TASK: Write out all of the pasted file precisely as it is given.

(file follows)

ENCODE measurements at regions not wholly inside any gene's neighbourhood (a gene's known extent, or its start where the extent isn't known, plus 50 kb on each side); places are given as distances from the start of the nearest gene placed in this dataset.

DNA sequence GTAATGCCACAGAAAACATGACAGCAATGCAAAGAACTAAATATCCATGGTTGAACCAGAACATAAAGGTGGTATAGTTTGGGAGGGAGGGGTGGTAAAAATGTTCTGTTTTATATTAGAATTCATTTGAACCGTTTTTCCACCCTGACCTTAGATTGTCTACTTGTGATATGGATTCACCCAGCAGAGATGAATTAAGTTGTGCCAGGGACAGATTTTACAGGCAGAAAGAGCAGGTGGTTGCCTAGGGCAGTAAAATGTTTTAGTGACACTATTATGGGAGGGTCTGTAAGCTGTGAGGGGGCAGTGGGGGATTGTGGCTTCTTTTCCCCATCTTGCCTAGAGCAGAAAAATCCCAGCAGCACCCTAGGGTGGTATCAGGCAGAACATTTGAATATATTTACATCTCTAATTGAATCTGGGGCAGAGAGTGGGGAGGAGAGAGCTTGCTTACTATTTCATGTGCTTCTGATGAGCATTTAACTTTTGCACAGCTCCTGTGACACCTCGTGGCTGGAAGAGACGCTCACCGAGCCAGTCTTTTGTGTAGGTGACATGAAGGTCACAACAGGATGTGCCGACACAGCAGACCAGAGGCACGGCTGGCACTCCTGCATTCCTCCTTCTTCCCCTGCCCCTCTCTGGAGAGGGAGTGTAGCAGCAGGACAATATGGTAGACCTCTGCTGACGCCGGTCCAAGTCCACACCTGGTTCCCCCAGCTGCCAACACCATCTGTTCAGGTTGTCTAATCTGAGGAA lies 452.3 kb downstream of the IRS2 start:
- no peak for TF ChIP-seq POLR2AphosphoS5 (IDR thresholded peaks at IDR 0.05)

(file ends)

ENCODE measurements at regions not wholly inside any gene's neighbourhood (a gene's known extent, or its start where the extent isn't known, plus 50 kb on each side); places are given as distances from the start of the nearest gene placed in this dataset.

DNA sequence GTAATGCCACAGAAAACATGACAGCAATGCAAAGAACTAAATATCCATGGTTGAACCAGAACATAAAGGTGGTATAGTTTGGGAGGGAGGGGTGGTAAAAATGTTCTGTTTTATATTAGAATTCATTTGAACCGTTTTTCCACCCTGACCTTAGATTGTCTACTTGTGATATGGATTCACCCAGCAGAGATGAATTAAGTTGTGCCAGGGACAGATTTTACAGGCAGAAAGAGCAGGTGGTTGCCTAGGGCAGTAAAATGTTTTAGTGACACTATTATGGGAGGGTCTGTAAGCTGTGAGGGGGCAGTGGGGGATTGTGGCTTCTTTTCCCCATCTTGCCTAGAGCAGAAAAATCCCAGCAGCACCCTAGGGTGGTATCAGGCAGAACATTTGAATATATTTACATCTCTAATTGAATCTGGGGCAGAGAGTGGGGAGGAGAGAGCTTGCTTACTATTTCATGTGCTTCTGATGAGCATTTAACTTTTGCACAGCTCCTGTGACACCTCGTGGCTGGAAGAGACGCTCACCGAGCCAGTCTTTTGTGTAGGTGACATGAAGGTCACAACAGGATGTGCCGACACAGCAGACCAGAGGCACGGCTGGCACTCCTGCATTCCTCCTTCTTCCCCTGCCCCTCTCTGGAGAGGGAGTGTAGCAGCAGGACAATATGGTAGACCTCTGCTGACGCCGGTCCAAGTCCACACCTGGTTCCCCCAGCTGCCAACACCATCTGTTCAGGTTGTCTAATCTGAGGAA lies 452.3 kb downstream of the IRS2 start:
- no peak for TF ChIP-seq POLR2AphosphoS5 (IDR thresholded peaks at IDR 0.05)